Since ancient times, billions of tons of topsoil, the nutrient-rich topmost soil layer essential for growing crops, has been lost from farms each year due to erosion.
One theoretical remedy, reasons Cornell graduate student and Iowa farmer Clay Mitchell, would be to recycle the eroded topsoil, which comes to rest in low-lying areas. But would this hypothetical undertaking be worth the trouble?
To get some answers, crop and soil sciences graduate student Mitchell, whose 2,000-acre corn and soybean farm is widely recognized for use of cutting-edge technologies, enlisted some unusual help -- Cornell master of engineering students in operations research and information engineering.
For their 2008-09 master's project, the students -- Shaan Qamar, Anshuman Bhairavbhat, Talha Omer and Kevin Ham -- set out to optimize the redistribution of topsoil over Mitchell's farmland. Devising efficient routes by which a tractor would pick up the topsoil, drive it back to the farm and dump it in the places most needed, the students calculated savings for Mitchell of roughly $6,000 to $10,000 a year.
"We were interested not only in where to take the soil and place it to gain maximum revenue, but also, in how to move it there," Qamar explained.
Dividing the farmland into a grid, the students started by noting the amount of harvest Mitchell collected from each grid square. Typically, a "sweet spot" of topsoil, about two inches in depth, leads to increased yield, Mitchell told them. Adding soil beyond that point produces diminishing returns.
By analyzing the relationship between topsoil depth and expected yield, the students deduced the actual topsoil depth at different parts of Mitchell's farm, and plotted tractor paths using optimization computer software.
But the tractor, when moving reclaimed soil to certain areas, would also compact the land as it drove, requiring the use of a plow afterward. The students had to reduce costs by using the tractor as little as possible, and therefore the plow. And to avoid wasting fuel and labor, they also had to consider which parts of the farm needed various amounts of topsoil.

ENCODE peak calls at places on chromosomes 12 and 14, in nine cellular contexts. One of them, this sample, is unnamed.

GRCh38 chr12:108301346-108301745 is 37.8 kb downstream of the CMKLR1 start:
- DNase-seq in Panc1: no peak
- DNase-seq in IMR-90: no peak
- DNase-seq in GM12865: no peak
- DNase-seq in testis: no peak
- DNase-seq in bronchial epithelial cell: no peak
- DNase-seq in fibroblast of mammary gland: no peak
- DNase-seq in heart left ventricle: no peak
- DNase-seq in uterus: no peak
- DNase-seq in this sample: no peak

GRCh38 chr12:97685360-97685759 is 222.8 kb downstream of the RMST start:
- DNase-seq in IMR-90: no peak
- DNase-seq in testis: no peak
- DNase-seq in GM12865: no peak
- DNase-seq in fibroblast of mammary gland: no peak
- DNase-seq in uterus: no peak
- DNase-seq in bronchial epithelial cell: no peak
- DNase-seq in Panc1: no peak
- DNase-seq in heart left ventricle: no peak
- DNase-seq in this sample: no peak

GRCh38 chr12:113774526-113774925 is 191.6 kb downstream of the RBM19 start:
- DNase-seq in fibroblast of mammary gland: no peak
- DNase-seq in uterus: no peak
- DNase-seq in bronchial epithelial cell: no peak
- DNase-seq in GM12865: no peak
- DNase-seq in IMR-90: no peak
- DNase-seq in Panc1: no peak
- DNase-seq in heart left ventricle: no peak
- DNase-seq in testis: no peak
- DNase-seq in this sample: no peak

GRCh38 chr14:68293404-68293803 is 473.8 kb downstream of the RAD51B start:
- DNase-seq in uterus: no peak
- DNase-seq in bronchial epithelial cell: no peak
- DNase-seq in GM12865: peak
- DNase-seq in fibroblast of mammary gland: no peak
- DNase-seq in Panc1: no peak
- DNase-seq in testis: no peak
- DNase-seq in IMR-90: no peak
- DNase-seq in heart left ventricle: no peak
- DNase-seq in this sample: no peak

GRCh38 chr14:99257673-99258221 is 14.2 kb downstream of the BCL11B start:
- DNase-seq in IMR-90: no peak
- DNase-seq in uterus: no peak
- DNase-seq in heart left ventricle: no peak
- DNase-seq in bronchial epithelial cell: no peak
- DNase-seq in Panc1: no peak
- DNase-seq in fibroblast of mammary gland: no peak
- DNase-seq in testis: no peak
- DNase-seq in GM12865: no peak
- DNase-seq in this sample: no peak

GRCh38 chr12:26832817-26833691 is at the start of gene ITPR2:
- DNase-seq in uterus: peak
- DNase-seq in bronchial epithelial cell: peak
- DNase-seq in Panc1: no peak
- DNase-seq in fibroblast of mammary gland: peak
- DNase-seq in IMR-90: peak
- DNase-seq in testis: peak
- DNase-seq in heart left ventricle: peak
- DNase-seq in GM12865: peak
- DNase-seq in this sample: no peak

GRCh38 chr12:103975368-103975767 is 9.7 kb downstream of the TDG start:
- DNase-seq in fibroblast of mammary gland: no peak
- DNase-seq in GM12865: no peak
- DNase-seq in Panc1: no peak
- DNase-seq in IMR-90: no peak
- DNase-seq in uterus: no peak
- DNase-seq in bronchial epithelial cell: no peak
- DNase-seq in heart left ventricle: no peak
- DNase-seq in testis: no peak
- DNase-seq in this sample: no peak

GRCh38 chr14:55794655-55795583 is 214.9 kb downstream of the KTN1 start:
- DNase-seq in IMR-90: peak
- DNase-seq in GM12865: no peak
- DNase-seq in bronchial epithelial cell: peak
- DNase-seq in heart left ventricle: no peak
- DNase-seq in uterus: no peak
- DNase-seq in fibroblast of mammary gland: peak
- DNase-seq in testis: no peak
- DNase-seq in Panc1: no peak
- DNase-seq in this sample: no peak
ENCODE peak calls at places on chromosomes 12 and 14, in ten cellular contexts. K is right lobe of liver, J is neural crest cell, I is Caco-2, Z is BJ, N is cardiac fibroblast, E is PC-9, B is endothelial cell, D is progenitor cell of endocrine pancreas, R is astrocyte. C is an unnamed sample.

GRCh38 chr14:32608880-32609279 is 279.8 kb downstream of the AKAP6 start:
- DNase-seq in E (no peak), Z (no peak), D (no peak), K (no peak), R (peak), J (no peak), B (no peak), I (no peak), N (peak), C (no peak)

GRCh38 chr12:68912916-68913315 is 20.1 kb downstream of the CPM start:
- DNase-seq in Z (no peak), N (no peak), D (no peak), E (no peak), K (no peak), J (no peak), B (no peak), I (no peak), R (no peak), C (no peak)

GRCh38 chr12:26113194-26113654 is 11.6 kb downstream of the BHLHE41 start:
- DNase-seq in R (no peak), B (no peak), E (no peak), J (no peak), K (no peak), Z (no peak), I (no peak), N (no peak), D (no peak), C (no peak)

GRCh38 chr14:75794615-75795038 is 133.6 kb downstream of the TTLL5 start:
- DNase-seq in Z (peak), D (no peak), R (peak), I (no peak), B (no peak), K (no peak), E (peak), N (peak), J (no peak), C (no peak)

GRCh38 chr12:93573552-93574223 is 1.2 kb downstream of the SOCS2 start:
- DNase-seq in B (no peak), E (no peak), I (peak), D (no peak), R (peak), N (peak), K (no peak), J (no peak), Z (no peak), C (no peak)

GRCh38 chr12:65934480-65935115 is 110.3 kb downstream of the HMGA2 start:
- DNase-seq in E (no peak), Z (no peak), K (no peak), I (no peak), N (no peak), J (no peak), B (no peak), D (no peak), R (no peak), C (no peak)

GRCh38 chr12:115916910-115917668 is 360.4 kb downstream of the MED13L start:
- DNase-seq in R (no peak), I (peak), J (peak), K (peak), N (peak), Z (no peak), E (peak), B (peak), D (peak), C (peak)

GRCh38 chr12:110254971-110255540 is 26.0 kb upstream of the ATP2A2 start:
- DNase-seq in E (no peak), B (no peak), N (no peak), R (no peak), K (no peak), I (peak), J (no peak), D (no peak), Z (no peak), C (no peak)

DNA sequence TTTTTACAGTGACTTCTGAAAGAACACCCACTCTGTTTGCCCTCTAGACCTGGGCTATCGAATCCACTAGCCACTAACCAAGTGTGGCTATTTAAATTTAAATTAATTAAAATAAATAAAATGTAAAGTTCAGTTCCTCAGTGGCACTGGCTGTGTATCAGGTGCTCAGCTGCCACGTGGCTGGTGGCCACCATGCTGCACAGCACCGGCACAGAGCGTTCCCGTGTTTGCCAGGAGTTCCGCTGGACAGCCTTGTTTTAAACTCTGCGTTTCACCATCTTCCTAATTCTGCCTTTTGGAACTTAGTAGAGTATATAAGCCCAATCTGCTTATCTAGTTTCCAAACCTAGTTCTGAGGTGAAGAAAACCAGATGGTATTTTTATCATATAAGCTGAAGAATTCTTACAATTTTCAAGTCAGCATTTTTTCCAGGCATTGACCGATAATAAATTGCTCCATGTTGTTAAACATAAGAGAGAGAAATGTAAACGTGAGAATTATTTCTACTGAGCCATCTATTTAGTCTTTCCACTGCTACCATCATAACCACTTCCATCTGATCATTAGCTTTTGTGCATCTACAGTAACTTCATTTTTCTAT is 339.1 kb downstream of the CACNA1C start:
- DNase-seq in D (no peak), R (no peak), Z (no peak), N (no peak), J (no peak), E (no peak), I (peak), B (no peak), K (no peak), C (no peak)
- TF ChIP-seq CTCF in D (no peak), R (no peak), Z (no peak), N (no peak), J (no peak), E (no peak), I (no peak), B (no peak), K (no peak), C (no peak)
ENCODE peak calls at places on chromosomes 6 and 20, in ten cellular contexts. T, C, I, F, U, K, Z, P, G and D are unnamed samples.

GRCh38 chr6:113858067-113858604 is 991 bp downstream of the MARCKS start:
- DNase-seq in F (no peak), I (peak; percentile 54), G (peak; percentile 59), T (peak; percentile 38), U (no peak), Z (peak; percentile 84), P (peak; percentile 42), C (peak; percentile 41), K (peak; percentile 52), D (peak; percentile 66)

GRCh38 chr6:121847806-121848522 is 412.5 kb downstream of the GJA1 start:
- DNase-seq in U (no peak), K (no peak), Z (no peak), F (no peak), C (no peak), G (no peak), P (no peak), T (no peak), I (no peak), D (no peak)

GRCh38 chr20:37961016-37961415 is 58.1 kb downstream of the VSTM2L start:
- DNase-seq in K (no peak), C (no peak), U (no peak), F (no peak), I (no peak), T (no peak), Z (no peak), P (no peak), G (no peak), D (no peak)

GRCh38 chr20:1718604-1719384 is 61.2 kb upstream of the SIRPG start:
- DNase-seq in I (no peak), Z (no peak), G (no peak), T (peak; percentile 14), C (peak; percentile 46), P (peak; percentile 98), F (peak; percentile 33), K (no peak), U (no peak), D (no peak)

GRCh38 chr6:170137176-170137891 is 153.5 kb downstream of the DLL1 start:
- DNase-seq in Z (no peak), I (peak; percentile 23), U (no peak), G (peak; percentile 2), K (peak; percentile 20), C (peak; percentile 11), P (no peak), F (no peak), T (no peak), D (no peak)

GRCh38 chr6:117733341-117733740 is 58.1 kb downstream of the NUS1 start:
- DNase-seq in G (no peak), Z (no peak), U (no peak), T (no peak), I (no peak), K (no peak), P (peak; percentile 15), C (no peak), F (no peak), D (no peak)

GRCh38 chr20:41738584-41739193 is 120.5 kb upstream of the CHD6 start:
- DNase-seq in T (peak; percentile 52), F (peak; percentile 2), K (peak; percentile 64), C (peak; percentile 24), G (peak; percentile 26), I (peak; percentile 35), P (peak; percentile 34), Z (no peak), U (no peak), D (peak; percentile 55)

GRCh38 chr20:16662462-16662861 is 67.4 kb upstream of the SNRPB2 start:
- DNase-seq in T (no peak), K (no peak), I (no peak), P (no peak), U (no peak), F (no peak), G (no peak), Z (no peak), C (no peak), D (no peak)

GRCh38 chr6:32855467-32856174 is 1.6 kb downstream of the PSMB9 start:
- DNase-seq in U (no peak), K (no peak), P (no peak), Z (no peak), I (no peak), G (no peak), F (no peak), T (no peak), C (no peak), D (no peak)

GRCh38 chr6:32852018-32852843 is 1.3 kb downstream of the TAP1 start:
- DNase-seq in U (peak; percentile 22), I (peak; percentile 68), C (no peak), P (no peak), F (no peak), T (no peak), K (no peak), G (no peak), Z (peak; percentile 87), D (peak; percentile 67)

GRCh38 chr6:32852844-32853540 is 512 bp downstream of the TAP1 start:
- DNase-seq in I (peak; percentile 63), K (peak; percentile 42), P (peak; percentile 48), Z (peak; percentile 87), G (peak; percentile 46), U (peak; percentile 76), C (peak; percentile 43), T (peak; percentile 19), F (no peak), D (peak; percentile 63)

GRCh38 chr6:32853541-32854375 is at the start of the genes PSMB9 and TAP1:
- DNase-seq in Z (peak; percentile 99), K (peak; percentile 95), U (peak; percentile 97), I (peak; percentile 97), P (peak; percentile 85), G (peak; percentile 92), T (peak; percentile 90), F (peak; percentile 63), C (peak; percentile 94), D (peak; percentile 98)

The genesis of the collaboration was atypical for a master of engineering project, which placed second in the College of Engineering's Silent Hoist and Crane Company Materials Handling competition. Mitchell had described his idea for the topsoil redistribution in a paper for a systems engineering class taught by Huseyin Topaloglu, associate professor of operations research and project adviser. After reading the paper, Topaloglu decided to recruit some students to work on the problem.
Now graduated, the four master's students have handed over the reins to a new group of students this summer, who are tasked with figuring out exactly how the tractor would be programmed to follow the routes their predecessors have drawn.
Topaloglu, who noted that operations research is gaining recognition for use in such areas as financial engineering and health care planning, called the unusual nature of the project "refreshing."
"We are looking at something that's not really a traditional business problem, but it if pays off, it could make changes in people's lives," he said.